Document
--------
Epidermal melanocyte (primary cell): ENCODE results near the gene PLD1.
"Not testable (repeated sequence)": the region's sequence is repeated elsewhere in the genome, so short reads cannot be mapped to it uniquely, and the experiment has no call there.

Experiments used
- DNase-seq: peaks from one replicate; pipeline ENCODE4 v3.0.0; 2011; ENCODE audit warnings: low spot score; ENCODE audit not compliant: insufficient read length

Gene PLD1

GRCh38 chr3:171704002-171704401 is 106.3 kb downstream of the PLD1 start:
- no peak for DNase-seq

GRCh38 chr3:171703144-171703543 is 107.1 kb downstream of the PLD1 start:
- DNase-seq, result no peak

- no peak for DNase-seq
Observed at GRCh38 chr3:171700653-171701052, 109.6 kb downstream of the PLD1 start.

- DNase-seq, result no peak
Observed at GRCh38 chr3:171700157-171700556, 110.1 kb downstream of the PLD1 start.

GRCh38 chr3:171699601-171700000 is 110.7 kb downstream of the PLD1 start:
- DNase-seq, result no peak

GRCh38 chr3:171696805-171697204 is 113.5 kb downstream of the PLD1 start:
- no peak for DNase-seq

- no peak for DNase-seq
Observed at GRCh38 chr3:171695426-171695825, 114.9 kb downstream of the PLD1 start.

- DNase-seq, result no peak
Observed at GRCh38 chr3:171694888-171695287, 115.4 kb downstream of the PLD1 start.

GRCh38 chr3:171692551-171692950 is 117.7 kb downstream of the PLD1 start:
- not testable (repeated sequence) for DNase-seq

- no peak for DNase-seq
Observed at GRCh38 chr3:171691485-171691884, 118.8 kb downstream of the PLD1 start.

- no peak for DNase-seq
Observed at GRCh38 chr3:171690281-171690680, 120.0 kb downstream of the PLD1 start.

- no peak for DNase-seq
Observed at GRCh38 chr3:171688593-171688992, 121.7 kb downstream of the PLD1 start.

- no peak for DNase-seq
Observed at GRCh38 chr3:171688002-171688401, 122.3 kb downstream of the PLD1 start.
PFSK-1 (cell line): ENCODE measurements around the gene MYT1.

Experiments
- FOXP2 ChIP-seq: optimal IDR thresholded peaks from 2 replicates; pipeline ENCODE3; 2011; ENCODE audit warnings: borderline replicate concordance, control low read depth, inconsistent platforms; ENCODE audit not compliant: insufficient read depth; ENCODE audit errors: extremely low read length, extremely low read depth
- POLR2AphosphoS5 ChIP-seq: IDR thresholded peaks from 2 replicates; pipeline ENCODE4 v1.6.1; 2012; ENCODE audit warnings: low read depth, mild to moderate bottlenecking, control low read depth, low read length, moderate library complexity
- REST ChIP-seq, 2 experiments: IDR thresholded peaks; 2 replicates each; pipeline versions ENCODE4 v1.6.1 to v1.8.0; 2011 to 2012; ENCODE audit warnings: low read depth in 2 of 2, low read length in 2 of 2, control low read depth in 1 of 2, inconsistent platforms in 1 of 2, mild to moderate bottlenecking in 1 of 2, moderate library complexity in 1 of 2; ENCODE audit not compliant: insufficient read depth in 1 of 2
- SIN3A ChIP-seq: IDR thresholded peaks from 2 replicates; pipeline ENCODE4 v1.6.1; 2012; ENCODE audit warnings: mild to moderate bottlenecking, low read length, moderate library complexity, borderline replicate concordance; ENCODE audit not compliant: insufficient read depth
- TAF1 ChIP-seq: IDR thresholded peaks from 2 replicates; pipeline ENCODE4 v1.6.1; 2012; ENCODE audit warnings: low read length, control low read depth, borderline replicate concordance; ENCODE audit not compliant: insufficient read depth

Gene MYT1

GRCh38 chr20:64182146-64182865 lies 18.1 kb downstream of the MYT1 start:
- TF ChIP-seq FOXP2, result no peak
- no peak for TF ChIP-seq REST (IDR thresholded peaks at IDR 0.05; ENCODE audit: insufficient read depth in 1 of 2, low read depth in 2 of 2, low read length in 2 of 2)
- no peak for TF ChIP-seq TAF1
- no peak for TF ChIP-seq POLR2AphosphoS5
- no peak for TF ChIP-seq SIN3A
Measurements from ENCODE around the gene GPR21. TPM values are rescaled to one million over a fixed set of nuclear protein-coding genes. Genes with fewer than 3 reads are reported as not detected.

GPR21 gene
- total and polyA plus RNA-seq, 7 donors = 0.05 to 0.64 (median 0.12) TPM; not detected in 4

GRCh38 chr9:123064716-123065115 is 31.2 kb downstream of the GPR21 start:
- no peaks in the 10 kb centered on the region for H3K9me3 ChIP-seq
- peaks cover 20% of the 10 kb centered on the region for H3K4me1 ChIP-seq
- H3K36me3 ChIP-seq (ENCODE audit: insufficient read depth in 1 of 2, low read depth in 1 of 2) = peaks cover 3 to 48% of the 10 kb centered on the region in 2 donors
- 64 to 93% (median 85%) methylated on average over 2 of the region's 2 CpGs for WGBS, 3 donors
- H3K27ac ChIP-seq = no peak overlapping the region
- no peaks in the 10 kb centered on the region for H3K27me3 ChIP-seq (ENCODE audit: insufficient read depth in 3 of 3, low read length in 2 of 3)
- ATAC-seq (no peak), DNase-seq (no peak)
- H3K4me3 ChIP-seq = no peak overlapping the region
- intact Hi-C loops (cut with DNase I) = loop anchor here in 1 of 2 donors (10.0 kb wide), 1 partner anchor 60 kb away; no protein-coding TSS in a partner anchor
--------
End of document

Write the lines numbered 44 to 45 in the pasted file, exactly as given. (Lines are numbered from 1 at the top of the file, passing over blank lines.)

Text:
- no peak for TF ChIP-seq POLR2AphosphoS5
- no peak for TF ChIP-seq SIN3A